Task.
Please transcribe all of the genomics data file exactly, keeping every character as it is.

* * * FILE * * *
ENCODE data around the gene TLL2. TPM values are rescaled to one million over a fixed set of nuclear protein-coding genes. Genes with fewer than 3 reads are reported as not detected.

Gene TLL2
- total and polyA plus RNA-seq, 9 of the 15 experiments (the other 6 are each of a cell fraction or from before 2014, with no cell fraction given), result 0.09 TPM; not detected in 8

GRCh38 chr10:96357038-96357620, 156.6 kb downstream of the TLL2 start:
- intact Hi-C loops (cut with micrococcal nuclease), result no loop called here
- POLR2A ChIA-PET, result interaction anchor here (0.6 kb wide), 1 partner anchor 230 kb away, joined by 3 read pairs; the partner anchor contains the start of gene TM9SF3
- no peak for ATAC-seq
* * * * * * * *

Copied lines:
ENCODE data around the gene TLL2. TPM values are rescaled to one million over a fixed set of nuclear protein-coding genes. Genes with fewer than 3 reads are reported as not detected.

Gene TLL2
- total and polyA plus RNA-seq, 9 of the 15 experiments (the other 6 are each of a cell fraction or from before 2014, with no cell fraction given), result 0.09 TPM; not detected in 8

GRCh38 chr10:96357038-96357620, 156.6 kb downstream of the TLL2 start:
- intact Hi-C loops (cut with micrococcal nuclease), result no loop called here
- POLR2A ChIA-PET, result interaction anchor here (0.6 kb wide), 1 partner anchor 230 kb away, joined by 3 read pairs; the partner anchor contains the start of gene TM9SF3
- no peak for ATAC-seq